Wednesday, March 6, 2013

The Facts Concerning Hugo Chavez

From the Wall Street Journal, March 5, 2013
When Hugo Chávez was elected President of Venezuela in December 1998, the country had endured nearly two decades of political and economic turmoil, including violent rioting, high inflation, huge foreign debts, a president impeached on corruption charges, and two failed 1992 coups—one of them led, and the other inspired, by a brash and ambitious army colonel named Hugo Chávez.
Yet when the Chávez era finally drew to a close Tuesday with his death from cancer at age 58, life for Venezuelans had only become worse. As life stories go, the lesson of Chávez's is to beware charismatic demagogues peddling socialist policies at home and revolution abroad.
That's a lesson one would have thought the world had learned by the time Chávez came to power. By 1998, the Soviet Union was a memory, Latin American countries from Mexico to Chile were successfully adopting free-market policies, and Chávez's friend and role model—Cuba's Fidel Castro—was a discredited dinosaur.
Chávez showed that it's possible to run against the tides of history, at least for a while, and at least if you happen to get lucky with an oil revenue bonanza. When he took power, Venezuelan oil prices were plumbing lows of about $10 a barrel. When he took to the podium of the United Nations in 2006 to compare George W. Bush to the devil, he was high on surging global oil prices that would peak in 2008 at more than $150.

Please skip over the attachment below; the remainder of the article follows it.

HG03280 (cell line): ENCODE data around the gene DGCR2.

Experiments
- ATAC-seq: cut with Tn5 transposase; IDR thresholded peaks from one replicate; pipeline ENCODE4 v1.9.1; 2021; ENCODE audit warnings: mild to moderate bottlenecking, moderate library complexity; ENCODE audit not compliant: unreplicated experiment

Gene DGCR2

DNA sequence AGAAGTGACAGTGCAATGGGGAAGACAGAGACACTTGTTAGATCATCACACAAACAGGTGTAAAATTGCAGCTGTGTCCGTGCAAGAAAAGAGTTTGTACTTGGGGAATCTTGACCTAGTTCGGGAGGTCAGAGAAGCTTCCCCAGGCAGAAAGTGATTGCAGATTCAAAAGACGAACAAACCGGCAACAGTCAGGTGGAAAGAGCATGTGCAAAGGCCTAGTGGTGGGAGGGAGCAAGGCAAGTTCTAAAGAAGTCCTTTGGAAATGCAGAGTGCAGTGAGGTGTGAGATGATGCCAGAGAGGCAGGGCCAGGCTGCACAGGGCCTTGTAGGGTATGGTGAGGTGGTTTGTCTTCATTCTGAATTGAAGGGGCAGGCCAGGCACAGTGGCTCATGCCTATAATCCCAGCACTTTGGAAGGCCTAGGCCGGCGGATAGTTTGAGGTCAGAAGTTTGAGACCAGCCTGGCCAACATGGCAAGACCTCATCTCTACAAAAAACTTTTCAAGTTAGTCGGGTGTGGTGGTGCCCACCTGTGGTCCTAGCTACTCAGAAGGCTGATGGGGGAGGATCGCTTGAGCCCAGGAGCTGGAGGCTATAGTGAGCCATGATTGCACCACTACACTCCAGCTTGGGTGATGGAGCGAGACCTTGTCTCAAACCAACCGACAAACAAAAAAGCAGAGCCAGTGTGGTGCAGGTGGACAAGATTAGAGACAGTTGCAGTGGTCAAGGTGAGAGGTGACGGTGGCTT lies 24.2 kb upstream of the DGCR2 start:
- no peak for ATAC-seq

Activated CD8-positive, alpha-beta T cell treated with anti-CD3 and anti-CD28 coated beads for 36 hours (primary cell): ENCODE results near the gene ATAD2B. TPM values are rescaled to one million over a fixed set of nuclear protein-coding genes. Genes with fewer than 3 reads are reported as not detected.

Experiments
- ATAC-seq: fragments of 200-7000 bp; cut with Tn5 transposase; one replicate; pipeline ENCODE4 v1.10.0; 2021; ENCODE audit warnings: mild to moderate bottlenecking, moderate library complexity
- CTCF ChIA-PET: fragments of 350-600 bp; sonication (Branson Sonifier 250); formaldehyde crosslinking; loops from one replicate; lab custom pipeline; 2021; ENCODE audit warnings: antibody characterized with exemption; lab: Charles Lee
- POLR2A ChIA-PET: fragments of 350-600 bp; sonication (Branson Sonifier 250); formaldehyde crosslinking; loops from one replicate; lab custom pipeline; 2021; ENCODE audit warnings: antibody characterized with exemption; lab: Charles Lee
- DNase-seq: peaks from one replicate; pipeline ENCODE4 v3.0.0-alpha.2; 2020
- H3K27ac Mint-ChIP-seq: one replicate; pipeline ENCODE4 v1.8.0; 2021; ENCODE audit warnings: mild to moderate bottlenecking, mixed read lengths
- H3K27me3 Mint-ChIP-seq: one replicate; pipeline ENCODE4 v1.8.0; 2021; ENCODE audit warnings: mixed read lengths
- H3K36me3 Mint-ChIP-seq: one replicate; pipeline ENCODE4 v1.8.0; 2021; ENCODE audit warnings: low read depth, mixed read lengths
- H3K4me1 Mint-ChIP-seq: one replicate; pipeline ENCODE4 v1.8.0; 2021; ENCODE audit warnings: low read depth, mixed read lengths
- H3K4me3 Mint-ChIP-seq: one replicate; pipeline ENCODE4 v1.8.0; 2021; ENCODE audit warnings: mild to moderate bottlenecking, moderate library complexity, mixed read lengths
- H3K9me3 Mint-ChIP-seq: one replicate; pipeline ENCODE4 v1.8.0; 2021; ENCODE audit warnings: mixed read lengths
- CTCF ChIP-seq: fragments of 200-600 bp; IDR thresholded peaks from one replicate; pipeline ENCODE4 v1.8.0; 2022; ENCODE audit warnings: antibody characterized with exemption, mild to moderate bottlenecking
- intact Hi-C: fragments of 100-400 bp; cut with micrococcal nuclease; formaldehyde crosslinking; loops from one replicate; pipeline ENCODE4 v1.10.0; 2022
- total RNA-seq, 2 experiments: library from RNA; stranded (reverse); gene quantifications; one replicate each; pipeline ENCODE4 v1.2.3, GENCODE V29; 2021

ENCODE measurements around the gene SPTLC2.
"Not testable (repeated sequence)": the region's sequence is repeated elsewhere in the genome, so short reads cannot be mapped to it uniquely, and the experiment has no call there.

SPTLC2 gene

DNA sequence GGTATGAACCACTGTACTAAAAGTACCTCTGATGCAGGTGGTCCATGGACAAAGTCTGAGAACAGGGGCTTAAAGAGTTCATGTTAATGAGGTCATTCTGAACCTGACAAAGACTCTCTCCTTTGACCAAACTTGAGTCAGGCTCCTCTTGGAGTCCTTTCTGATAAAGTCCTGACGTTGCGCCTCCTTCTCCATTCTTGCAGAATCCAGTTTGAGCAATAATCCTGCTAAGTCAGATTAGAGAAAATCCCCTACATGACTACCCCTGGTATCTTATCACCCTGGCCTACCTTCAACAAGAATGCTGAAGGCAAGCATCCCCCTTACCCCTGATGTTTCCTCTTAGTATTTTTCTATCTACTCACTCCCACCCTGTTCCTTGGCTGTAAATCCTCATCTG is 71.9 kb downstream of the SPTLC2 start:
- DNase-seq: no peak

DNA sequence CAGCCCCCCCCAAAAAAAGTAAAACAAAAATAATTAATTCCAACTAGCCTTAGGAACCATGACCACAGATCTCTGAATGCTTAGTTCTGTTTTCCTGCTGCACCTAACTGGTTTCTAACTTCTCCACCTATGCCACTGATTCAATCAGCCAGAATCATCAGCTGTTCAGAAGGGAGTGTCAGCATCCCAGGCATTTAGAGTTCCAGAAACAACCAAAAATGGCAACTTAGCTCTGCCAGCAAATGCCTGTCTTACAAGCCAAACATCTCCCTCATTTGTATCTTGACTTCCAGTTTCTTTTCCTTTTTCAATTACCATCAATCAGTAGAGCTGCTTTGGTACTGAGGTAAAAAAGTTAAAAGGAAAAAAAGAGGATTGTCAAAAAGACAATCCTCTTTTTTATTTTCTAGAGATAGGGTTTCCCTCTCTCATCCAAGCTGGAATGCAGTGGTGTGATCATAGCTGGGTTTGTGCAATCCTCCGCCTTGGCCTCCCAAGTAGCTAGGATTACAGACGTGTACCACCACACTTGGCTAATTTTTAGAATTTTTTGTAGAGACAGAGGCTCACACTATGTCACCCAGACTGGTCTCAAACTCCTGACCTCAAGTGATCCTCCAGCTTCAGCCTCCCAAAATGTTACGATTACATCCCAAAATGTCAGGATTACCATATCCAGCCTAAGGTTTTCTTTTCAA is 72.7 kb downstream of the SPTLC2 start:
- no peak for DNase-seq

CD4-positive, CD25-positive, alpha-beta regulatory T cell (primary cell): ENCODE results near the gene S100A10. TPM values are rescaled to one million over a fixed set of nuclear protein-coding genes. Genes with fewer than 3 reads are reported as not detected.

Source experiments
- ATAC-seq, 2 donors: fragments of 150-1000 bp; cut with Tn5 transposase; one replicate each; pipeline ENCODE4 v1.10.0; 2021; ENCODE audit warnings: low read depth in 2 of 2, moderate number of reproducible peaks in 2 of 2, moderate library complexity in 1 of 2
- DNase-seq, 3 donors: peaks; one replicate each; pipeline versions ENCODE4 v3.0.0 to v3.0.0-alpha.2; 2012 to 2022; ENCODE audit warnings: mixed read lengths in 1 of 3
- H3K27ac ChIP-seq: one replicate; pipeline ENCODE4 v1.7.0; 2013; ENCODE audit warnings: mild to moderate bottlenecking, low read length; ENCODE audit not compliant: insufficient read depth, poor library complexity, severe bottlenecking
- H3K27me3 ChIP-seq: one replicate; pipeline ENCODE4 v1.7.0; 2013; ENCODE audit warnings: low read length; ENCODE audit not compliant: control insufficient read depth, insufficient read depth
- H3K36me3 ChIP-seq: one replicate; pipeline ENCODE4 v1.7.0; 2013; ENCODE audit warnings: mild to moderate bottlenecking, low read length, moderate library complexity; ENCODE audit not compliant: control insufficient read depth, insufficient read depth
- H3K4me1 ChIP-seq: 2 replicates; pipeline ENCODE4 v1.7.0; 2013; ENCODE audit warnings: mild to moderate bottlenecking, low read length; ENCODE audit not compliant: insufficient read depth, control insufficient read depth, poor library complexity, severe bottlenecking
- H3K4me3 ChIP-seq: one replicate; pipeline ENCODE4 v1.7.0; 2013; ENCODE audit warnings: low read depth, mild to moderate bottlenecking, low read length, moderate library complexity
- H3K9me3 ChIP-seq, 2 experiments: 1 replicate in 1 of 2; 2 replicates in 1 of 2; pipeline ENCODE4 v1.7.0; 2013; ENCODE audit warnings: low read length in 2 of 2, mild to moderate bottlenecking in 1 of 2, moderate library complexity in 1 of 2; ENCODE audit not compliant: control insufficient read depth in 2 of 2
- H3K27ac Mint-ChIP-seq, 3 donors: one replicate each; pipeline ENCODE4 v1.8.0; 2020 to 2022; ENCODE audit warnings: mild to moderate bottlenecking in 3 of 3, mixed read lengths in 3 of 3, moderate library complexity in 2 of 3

That kind of money can buy a lot of influence, and Chávez was quick to use it to purchase the political support of Venezuela's poor, the army and a loyal nouveau riche. It also allowed him to become a classic petro-dictator. In 1999 he revised the Venezuelan constitution to give him expanded powers. He used a constitutional assembly under his control to appoint a chavista Supreme Court. He stripped independent TV and radio stations of their licenses and intimidated reporters with draconian libel laws.
Though elections were held on schedule, he made sure to tilt the playing field. For his fourth election last October, opposition politicians were limited to three minutes of advertising a day, while Chávez could commandeer the airwaves at any time. He permitted no debates. Public workers risked being fired if they voted against him. It was the sort of election only Jimmy Carter could bless—which our 39th president predictably did.
Yet despite the populism and government handouts, life for Venezuela—and particularly the poor—has only become worse. While wealthier Venezuelans could flee, the less-fortunate now endure routine food and medicine shortages, thanks to price and capital controls. Prices are more than 20 times higher than in 1999. Capital has fled the country. The murder rate in Caracas is one of the highest in the world. Bridges and roads are in disrepair, blackouts are routine, and untreated sewage pollutes drinking water.
Meanwhile, state-owned oil company PdVSA has been all but stripped for parts. Daily production fell by more than one million barrels over the course of Chávez's rule to 2.5 million barrels at the end of 2012.
Chávez made his mark on the world stage by forging alliances with Bashar Assad in Syria and Mahmoud Ahmadinejad in Iran, giving sanctuary to Colombia's narco-terrorist FARC movement, providing the Castro regime with free oil, and inveighing loudly against the United States. He succeeded in spawning political imitators in Ecuador and Bolivia.